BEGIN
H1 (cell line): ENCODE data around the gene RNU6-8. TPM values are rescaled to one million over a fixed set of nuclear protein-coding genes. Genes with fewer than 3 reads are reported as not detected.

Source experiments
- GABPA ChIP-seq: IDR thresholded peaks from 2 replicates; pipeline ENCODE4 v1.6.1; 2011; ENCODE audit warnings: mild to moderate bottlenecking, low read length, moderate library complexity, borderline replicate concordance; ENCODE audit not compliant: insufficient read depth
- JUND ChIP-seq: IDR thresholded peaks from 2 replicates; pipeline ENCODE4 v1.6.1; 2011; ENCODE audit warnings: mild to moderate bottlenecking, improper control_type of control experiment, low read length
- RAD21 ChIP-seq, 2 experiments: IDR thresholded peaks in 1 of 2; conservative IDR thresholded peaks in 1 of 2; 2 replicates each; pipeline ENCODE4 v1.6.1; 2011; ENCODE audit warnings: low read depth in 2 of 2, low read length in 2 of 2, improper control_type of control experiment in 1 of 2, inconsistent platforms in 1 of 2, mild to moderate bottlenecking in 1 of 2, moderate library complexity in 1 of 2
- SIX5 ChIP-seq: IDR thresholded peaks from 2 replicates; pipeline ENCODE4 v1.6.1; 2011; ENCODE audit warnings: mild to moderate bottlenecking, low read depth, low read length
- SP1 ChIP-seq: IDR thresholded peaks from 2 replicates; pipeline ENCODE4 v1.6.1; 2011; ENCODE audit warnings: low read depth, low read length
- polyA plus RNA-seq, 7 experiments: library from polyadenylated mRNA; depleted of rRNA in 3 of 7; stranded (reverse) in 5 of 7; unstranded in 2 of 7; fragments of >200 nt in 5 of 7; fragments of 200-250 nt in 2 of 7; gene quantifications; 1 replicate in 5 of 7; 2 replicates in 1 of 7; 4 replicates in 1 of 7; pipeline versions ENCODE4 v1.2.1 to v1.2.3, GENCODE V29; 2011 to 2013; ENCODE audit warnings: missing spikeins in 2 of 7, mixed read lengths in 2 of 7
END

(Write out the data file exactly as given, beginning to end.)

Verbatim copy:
H1 (cell line): ENCODE data around the gene RNU6-8. TPM values are rescaled to one million over a fixed set of nuclear protein-coding genes. Genes with fewer than 3 reads are reported as not detected.

Source experiments
- GABPA ChIP-seq: IDR thresholded peaks from 2 replicates; pipeline ENCODE4 v1.6.1; 2011; ENCODE audit warnings: mild to moderate bottlenecking, low read length, moderate library complexity, borderline replicate concordance; ENCODE audit not compliant: insufficient read depth
- JUND ChIP-seq: IDR thresholded peaks from 2 replicates; pipeline ENCODE4 v1.6.1; 2011; ENCODE audit warnings: mild to moderate bottlenecking, improper control_type of control experiment, low read length
- RAD21 ChIP-seq, 2 experiments: IDR thresholded peaks in 1 of 2; conservative IDR thresholded peaks in 1 of 2; 2 replicates each; pipeline ENCODE4 v1.6.1; 2011; ENCODE audit warnings: low read depth in 2 of 2, low read length in 2 of 2, improper control_type of control experiment in 1 of 2, inconsistent platforms in 1 of 2, mild to moderate bottlenecking in 1 of 2, moderate library complexity in 1 of 2
- SIX5 ChIP-seq: IDR thresholded peaks from 2 replicates; pipeline ENCODE4 v1.6.1; 2011; ENCODE audit warnings: mild to moderate bottlenecking, low read depth, low read length
- SP1 ChIP-seq: IDR thresholded peaks from 2 replicates; pipeline ENCODE4 v1.6.1; 2011; ENCODE audit warnings: low read depth, low read length
- polyA plus RNA-seq, 7 experiments: library from polyadenylated mRNA; depleted of rRNA in 3 of 7; stranded (reverse) in 5 of 7; unstranded in 2 of 7; fragments of >200 nt in 5 of 7; fragments of 200-250 nt in 2 of 7; gene quantifications; 1 replicate in 5 of 7; 2 replicates in 1 of 7; 4 replicates in 1 of 7; pipeline versions ENCODE4 v1.2.1 to v1.2.3, GENCODE V29; 2011 to 2013; ENCODE audit warnings: missing spikeins in 2 of 7, mixed read lengths in 2 of 7